Great shows at the Castle
The Taming of the Shrew, Collector Earl’s Garden, Arundel Castle
The GB Theatre Company certainly demonstrated how well they deserve the ‘Great’ in their title when they brought Shakespeare’s Taming of the Shrew to Arundel as one of the key elements of Arundel Festival.
The Collector Earl’s Garden at the castle formed the perfect historic backdrop for an absolutely faultless and gripping performance, the company having decided to treat one of the Bard’s favourite comedies in traditional style.
The production flowed effortlessly, superbly acted throughout and with the humorous elements delivered with immaculate timing for maximum effect. And while the superb open-air setting added to the atmosphere, keeping the audience enthralled from start to finish, the voices were crystal clear and not a word was lost.
It’s difficult to pick out any individual performances among a cast where everyone played their part to perfection, but company manager David Davies was a superb Petuchio, as was Lucia McAnespie as Katherine, an absolute delight as the Shrew.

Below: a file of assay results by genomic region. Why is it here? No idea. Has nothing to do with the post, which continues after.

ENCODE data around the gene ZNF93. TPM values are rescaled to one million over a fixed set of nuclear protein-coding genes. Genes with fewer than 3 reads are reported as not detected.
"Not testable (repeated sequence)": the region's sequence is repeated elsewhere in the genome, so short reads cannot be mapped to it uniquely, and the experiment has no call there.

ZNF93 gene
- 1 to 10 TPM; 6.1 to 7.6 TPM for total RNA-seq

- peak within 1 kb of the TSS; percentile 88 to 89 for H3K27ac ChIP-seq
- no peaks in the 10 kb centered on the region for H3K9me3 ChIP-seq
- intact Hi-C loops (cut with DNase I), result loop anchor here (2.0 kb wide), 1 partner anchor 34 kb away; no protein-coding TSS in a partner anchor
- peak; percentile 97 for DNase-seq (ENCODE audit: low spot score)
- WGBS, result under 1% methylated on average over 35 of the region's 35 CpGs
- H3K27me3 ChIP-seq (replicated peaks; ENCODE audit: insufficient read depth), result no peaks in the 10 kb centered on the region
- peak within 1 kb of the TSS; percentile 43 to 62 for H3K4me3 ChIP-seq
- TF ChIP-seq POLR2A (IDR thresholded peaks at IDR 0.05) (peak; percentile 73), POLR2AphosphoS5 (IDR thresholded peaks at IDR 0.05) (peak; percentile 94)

Equally impressive were Tom Kay as Hortensio and Peter Dineen as the hilarious Christopher Sly, while Daniel Dingsdale displayed splendid comic timing.
Well done, GB Theatre Company for bringing Shakespeare to life for a very appreciative audience. It was good to see so many youngsters there, all realising how great a playwright the Bard was and how his work remains as enjoyable as ever.
Syd Lawrence Orchestra, Collector Earl’s Garden, Arundel Castle
The sound of the Syd Lawrence Orchestra filled every corner of the Collector Earl’s Garden on a summer’s evening this week, booming out wave after wave of nostalgia.
It opened in style with the compulsive beat of St Louis Blues, but it took two or three numbers before both band and audience were really in the swing of things.
And while there was plenty of sound musicianship on show, it was the classic Glenn Miller hits such as American Patrol, Pennsylvania 65000 and Chattanooga Choo Choo which really made an impact, rather than some of the less-familiar numbers.
But for most of the listeners, it was a compelling and welcome trip back in time to the glory days of the big band.